As surgeons we sit in an interesting position when it comes to surgical technology. Most of us spend a good portion of our day using cutting edge biomedical devices, but we are often disappointed when they do not live up to our expectations. Unfortunately, our involvement often ends there. We either accept the device as imperfect and integrate it into our surgical practice or we dismiss it as not helpful and look for alternative methods. We leave the development and refinement of surgical devices to our engineering colleagues. Is this the most surgeons have to offer?
Few of us have the time or knowledge to spend a large portion of our careers in the laboratory designing and testing new surgical technology. However, surgeon input is an essential part of developing and refining innovative devices. Surgeons have expertise on the unique problems that we face in the OR; however, collaboration with our engineering colleagues is uncommon. This occurs for many reasons including: time restraints, lack of guidance, unfamiliarity with each other’s specialty, etc.
Yet biomedical innovation remains a promising academic resource for surgeon participation. The National Institute of Biomedical Imaging and Bioengineering (NIBIB) has an annual budget of $343 million. Surgeons are primed to benefit from these research dollars if we can develop collaborative teams with our engineering colleagues to build the proverbial better mousetrap.
How can surgeons participate? We need to reach out to our engineering colleagues and invite them to the OR to help them understand the problems we face and help us develop solutions. Recently we were working on refining a new fiber-optic imaging device to help determine tissue perfusion in the OR. The device worked wonderfully in the engineering lab and during our ex-vivo validation studies. However, in the OR it would shut down for no reason. Finally, the engineering team figured out that every time they heard the high-pitched squeal of the Bovie™, the device would turn off. The engineers made some small adjustments and the device worked beautifully. It was not until both surgeons and engineers were working together in the OR that a relatively simple problem could be overcome and the project could move forward.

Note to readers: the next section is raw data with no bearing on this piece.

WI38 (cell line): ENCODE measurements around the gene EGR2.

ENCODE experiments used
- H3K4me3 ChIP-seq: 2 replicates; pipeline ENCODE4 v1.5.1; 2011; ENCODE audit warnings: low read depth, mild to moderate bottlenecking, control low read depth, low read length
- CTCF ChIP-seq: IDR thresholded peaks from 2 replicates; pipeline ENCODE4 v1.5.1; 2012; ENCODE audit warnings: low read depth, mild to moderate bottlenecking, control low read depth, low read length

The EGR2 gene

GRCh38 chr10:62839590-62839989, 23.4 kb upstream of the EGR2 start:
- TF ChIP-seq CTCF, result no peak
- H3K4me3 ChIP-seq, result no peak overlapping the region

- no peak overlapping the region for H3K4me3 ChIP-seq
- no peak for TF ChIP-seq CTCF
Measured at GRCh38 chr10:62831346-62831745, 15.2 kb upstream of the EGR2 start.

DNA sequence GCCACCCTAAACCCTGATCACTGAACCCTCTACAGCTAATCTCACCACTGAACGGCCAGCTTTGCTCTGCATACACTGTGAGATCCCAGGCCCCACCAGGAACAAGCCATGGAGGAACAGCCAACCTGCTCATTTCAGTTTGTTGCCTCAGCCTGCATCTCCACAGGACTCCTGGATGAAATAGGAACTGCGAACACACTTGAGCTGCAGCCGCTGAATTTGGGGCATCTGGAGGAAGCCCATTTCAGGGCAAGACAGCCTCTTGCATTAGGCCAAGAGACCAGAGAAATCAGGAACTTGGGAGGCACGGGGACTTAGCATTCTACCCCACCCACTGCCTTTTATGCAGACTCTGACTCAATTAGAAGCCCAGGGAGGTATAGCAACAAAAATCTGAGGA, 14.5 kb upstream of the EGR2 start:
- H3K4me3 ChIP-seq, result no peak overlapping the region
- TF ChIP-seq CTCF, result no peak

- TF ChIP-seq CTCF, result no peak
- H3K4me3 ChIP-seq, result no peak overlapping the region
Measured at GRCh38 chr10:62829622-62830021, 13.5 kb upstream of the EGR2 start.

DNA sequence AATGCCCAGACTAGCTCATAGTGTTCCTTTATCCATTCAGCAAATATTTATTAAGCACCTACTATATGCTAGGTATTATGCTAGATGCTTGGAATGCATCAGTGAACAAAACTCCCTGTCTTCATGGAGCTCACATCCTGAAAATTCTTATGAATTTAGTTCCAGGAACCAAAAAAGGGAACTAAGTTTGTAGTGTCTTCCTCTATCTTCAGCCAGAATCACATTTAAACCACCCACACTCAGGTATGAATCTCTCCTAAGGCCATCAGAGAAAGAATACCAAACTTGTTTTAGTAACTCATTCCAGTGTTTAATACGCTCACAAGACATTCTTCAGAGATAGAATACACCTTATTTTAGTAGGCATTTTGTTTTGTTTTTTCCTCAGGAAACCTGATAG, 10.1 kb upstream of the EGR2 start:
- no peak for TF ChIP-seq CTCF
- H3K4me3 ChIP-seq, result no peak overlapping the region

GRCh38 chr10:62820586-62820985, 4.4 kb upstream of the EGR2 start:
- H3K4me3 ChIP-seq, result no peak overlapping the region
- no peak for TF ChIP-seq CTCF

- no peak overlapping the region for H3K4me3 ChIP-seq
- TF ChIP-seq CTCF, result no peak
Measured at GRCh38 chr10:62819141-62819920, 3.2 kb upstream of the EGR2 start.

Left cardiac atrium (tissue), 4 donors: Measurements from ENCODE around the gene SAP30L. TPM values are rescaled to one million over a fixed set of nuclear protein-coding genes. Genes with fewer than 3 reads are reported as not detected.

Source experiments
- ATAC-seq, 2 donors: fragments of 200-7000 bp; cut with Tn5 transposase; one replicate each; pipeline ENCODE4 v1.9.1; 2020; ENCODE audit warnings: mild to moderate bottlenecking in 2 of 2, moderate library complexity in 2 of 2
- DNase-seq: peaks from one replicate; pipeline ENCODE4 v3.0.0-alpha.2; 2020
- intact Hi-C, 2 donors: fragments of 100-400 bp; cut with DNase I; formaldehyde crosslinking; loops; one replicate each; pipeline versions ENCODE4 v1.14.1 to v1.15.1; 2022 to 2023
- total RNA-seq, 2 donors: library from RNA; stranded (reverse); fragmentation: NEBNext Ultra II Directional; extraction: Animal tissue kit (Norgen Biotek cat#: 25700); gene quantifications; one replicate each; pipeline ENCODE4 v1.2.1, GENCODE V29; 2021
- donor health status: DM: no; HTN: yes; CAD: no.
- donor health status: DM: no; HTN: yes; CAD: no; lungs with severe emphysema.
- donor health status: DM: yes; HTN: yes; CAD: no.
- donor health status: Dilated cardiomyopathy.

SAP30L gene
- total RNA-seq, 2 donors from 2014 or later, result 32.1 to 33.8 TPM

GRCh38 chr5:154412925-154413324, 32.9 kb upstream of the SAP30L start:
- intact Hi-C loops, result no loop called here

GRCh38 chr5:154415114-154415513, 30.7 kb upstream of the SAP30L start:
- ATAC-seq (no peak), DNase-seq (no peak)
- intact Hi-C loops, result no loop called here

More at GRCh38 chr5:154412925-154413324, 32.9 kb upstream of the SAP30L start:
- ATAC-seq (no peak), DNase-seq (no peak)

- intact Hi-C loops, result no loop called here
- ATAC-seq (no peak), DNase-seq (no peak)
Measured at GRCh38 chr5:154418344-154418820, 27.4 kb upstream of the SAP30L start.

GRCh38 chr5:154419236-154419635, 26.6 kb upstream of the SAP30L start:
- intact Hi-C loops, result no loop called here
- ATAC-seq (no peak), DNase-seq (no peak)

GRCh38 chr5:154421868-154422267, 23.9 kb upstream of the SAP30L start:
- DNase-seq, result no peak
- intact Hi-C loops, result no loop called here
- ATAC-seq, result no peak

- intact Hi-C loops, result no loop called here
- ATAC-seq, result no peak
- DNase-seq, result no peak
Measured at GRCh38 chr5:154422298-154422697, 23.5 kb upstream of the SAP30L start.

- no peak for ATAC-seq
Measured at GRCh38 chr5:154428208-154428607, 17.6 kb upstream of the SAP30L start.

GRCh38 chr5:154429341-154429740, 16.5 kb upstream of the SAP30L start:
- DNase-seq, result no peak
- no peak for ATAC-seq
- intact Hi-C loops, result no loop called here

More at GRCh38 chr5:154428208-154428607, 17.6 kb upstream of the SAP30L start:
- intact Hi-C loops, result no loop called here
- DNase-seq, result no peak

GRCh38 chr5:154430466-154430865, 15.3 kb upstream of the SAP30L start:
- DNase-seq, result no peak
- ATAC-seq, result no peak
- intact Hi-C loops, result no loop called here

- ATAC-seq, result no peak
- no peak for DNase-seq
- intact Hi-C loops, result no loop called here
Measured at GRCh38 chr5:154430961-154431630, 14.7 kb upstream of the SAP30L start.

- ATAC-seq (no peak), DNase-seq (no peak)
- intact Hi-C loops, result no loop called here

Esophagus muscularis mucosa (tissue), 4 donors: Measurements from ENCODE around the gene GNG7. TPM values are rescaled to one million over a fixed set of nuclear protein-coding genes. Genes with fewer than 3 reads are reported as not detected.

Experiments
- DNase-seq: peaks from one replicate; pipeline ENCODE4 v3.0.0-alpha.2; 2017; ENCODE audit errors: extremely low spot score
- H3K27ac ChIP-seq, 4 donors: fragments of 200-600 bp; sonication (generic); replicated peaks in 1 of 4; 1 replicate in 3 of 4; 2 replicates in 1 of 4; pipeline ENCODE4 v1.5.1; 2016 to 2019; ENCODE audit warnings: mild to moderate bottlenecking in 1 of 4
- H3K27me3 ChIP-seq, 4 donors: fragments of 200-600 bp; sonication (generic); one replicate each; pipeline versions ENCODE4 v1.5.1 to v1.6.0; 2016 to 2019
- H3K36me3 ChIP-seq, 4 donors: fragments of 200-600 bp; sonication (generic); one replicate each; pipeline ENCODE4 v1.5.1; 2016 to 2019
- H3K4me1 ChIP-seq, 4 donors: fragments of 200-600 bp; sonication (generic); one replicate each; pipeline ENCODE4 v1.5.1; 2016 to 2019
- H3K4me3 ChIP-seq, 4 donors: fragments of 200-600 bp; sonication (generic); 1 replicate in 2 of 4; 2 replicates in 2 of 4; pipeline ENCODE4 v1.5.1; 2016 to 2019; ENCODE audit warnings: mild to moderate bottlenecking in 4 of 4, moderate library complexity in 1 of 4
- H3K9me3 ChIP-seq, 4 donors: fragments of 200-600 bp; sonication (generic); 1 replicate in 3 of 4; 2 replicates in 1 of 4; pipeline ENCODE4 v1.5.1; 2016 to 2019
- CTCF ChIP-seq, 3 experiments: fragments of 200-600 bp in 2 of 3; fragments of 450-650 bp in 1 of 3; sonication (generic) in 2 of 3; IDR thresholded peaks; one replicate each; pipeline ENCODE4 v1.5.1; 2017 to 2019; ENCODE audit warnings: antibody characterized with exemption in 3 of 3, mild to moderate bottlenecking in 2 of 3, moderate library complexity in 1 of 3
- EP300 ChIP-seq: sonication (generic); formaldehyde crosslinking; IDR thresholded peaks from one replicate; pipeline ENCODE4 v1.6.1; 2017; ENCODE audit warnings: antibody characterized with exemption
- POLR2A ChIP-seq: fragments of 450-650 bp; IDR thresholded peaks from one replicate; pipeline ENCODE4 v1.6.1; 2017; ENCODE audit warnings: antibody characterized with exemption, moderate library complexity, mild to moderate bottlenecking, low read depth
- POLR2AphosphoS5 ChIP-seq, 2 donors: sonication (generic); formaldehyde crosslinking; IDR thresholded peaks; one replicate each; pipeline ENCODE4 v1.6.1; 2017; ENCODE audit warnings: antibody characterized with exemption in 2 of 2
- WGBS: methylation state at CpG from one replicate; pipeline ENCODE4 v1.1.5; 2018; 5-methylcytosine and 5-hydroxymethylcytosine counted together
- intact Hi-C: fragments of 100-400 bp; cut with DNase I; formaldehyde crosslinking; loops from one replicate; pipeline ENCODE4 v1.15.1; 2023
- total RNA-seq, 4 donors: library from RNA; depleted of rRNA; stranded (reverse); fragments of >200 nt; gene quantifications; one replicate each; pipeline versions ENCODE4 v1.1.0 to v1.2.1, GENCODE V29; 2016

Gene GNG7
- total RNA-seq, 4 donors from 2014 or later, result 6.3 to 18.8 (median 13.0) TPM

It seems logical that surgeons and engineers are best suited to work together on biomedical research in a collaborative effort. But how can surgeons begin the collaboration process? The first step is to identify a problem that you feel biomedical technology can help with. As surgeons we face challenges in the OR almost every day. The next time a difficulty occurs ask yourself, “What do I need that can make this easier?”
The next step is being willing to simply ask for advice or assistance. Many academic hospitals and engineering colleges have formal collaborations, which provide opportunities for clinicians and engineers to work on technology development projects. We encourage all our colleagues to seek out these opportunities. Alternatively, a simple email to like-minded colleagues in a different discipline can help launch a fruitful collaboration. In our experience academic engineers are more than happy to hear from surgeons about collaborative opportunities.
Finally, don’t get discouraged. Like all research, developing biomedical technology takes time. There are bound to be obstacles that need be overcome, but often persistence will pay off. Biomedical technology research has the potential to be a rewarding academic endeavor to the surgeon who is eager to be part of a collaborative team. Bridging the divide between the problems we face in the OR and the solutions developed in the engineering laboratory has the potential to improve surgical care for years to come.
 Taken from https://www.nibib.nih.gov/about-nibib/budget. Extracted on 7/2/17.